This week, Governor Holcomb’s office proclaimed 99 percent of teachers received a raise in 2019, a sentiment echoed by the House GOP Caucus’ Twitter account. Speaker Brian Bosma, citing ‘anecdotal evidence,’ claimed teachers were receiving ‘historic’ pay increases. The reality? More than half the state’s public school districts reported minimum pay that dropped or remained flat.
From the Indianapolis Star Some, not all school districts gave raises last school year
“Last year, more than half of public school districts failed to increase the minimum pay offered in their districts. Of the 287 school districts that filed collective bargaining agreements with the state for both the 2017-18 and 2018-19 school years, 160 of them reported minimum pay that either remained flat, or dropped. In the 127 districts where the minimum pay did increase, it was by an average of $1,050.
“The results were also mixed for teachers at the upper end of the pay scale. More than half of districts – 180 of the 287 IndyStar examined – did report an increase in maximum pay, but another 107 did not. The top pay in those districts either dropped, or remained flat. Even at districts where pay did increase, the average pay often dropped – a sign that the average experience level of the teachers within the district likely dropped.”
Strange, too, that Holcomb, on the biggest stage, juggled a promise he made in December 2019 to “to be in the top three in our neighborhood in the Midwest [in teacher pay]. It’s dollars and cents. I want to adequately and fairly compensate our teachers.” A previous study had pegged the investment level to achieve the regional median for teacher salaries at $650 million. Holcomb loosely committed just a fraction of that in his State of the Speech, fueling speculation that the governor is backing away from his prior promise.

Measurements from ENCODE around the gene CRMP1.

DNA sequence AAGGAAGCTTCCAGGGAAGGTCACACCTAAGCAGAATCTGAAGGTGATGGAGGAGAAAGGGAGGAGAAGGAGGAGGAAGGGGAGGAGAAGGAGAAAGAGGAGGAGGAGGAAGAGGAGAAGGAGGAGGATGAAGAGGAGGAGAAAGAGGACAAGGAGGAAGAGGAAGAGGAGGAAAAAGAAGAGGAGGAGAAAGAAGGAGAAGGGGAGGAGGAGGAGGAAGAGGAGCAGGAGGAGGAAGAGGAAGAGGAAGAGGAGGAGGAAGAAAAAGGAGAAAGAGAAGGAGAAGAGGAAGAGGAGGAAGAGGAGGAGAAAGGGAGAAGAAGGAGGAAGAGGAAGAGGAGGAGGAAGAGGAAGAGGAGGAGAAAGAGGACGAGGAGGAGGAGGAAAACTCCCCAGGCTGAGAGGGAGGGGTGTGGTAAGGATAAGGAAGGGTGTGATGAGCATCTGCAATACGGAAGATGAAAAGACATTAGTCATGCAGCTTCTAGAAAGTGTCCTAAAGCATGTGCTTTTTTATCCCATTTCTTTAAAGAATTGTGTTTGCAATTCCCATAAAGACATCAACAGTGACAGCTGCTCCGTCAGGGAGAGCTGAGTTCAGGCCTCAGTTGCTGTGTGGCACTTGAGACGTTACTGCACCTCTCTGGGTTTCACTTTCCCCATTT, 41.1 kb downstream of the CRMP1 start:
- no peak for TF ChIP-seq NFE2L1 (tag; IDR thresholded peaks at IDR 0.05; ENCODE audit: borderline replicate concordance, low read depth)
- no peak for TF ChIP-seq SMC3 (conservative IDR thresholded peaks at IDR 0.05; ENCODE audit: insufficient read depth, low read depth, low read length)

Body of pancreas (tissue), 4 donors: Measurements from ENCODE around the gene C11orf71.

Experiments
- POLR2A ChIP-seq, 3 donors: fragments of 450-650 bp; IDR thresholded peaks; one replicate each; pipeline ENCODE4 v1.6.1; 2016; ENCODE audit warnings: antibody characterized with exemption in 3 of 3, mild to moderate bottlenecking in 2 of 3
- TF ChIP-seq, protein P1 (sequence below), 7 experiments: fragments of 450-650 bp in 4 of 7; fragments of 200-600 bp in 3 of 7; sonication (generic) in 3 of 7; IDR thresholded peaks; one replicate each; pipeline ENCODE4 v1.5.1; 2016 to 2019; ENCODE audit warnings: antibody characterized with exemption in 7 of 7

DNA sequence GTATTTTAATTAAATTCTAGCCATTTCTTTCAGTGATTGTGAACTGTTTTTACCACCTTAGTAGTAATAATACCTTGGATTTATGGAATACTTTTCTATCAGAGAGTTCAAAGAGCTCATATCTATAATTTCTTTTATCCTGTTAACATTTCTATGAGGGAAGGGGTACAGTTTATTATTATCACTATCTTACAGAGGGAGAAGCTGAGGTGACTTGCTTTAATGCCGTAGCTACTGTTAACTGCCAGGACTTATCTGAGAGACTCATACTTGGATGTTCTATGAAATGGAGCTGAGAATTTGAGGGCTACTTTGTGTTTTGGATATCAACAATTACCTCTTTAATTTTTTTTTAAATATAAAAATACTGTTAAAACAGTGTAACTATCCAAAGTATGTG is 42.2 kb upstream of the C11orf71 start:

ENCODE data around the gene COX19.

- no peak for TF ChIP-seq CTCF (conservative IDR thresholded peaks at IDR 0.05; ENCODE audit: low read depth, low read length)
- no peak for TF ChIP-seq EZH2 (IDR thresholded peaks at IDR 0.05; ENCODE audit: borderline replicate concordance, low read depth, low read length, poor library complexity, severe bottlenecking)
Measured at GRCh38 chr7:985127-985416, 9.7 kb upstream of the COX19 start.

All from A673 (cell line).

“Holcomb and his GOP allies in the Statehouse are playing three-card monte with the truth on teacher pay,” said Zody. “Holcomb and Bosma need to apologize for woefully misrepresenting the facts when claiming 99 percent of teachers received a raise. It’s a flat out lie. Shifty verbiage and ‘anecdotal evidence’ can’t erase the reality: teachers aren’t getting significant, across-the-board raises this year. The 20,000 Hoosier educators who rallied on Republicans’ front lawn aren’t buying Bosma or Holcomb’s sleight of hand.”